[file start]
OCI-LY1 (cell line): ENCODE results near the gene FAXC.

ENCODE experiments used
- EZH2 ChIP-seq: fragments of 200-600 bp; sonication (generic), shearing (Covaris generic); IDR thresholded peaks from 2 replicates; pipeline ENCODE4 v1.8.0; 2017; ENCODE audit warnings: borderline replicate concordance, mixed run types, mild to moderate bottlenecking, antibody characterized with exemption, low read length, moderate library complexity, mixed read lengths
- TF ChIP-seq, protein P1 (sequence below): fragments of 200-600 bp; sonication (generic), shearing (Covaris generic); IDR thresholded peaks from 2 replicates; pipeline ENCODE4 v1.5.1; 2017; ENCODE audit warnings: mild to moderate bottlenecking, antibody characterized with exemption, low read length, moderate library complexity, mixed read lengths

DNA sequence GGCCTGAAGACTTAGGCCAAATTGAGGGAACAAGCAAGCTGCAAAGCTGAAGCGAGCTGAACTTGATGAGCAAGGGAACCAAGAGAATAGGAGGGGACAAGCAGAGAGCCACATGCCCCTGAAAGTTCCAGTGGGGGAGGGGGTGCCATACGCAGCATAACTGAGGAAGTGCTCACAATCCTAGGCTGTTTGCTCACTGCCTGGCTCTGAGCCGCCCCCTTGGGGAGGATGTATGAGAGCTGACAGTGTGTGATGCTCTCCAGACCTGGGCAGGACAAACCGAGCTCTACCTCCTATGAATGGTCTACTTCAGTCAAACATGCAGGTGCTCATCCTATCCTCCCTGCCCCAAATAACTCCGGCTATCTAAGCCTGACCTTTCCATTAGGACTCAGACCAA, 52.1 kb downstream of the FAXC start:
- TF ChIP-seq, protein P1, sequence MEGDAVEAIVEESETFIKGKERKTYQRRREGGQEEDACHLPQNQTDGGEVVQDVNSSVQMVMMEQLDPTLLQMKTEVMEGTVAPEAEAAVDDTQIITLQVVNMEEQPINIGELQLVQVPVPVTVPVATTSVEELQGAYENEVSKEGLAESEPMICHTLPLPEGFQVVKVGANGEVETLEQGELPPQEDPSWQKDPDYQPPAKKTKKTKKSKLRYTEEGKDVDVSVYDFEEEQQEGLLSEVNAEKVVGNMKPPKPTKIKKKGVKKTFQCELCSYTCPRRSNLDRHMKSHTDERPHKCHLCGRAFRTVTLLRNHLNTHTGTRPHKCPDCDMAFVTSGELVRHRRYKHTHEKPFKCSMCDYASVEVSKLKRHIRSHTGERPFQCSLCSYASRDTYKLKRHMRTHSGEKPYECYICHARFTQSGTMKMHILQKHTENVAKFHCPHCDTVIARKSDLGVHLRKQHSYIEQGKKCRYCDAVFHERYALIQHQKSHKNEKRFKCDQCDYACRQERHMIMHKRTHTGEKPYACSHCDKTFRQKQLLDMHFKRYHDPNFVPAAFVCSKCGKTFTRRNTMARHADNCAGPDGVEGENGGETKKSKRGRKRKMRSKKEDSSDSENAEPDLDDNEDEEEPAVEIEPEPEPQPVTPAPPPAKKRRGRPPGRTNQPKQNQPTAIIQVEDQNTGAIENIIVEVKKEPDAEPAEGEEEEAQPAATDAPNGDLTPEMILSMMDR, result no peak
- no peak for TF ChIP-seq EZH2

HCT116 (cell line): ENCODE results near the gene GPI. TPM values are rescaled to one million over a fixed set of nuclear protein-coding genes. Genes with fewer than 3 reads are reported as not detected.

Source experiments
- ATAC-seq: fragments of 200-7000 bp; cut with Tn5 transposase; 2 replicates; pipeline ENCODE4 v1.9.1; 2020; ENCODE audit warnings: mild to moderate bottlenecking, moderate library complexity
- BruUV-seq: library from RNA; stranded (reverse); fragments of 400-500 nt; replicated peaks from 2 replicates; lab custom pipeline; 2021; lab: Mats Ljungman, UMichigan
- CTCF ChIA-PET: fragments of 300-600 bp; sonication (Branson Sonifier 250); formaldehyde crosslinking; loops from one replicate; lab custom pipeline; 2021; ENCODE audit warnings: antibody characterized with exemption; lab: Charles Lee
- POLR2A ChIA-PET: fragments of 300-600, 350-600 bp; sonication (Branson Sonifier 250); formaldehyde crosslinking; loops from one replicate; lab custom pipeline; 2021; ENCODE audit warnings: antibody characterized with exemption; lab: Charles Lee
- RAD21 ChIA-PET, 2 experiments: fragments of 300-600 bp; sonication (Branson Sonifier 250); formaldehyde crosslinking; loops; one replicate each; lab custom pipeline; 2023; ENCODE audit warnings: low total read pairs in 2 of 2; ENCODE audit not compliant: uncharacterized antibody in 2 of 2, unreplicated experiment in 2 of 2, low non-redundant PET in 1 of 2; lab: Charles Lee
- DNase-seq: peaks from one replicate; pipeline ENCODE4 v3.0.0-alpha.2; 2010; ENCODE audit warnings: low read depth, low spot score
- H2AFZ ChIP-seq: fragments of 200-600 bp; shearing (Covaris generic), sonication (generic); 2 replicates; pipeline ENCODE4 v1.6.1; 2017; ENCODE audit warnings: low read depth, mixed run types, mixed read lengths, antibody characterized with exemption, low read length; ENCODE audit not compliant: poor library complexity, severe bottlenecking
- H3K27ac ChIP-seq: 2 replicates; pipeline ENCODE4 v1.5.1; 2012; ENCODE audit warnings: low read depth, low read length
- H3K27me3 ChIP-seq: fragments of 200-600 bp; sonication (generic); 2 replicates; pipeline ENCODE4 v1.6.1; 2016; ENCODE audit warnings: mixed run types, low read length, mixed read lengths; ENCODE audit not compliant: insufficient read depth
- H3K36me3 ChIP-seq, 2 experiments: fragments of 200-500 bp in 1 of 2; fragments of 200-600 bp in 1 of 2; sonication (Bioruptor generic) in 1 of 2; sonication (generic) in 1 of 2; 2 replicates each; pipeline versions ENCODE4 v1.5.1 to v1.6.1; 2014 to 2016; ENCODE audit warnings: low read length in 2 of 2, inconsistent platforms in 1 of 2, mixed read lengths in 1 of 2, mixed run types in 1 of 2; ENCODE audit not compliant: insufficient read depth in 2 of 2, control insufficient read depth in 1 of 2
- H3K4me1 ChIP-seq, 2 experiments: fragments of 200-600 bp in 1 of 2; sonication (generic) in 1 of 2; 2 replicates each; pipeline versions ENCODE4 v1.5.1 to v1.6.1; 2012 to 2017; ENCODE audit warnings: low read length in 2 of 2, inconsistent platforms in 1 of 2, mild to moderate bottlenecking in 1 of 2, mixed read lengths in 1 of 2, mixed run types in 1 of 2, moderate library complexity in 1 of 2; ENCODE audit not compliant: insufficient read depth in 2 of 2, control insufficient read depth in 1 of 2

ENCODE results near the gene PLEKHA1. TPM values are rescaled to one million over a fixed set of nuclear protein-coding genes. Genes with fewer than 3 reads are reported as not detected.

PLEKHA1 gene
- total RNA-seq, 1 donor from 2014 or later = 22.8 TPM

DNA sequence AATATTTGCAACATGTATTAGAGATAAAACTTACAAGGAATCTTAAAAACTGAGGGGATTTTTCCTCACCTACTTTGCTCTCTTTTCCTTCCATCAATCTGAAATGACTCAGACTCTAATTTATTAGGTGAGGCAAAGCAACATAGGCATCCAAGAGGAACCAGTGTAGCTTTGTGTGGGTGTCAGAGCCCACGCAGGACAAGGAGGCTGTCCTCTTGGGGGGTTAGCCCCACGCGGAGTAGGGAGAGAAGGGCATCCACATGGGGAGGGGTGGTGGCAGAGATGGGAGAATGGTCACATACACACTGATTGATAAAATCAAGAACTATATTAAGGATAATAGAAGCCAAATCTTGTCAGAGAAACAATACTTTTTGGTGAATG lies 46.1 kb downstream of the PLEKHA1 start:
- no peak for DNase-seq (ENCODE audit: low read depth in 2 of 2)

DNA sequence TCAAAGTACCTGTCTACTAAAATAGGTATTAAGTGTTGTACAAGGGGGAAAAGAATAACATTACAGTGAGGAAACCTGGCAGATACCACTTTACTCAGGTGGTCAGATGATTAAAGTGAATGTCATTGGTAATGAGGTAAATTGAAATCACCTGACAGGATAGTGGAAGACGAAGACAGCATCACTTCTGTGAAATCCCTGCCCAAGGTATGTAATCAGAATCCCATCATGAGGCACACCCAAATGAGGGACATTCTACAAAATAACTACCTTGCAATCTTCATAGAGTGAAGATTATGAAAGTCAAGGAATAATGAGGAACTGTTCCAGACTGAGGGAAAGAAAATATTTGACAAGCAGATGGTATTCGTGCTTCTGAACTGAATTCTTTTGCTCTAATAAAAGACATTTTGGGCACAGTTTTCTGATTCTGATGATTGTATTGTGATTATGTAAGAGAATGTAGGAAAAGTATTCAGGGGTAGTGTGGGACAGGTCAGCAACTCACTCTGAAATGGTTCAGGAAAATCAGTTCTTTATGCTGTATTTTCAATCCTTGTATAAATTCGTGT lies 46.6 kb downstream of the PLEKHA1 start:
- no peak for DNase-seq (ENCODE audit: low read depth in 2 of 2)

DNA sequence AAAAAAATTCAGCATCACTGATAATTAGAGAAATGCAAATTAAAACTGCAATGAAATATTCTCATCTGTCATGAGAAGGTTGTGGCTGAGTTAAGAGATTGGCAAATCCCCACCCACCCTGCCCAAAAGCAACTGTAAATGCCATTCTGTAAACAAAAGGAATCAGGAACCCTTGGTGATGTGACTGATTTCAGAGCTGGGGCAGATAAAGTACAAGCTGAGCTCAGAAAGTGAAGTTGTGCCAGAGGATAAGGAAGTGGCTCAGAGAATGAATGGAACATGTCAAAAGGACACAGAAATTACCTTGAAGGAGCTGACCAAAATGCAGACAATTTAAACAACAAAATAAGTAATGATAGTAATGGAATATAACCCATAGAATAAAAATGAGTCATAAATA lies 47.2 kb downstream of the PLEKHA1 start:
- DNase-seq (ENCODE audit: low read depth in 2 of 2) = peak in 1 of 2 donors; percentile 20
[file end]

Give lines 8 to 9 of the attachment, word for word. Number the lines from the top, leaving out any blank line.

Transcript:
HCT116 (cell line): ENCODE results near the gene GPI. TPM values are rescaled to one million over a fixed set of nuclear protein-coding genes. Genes with fewer than 3 reads are reported as not detected.

Source experiments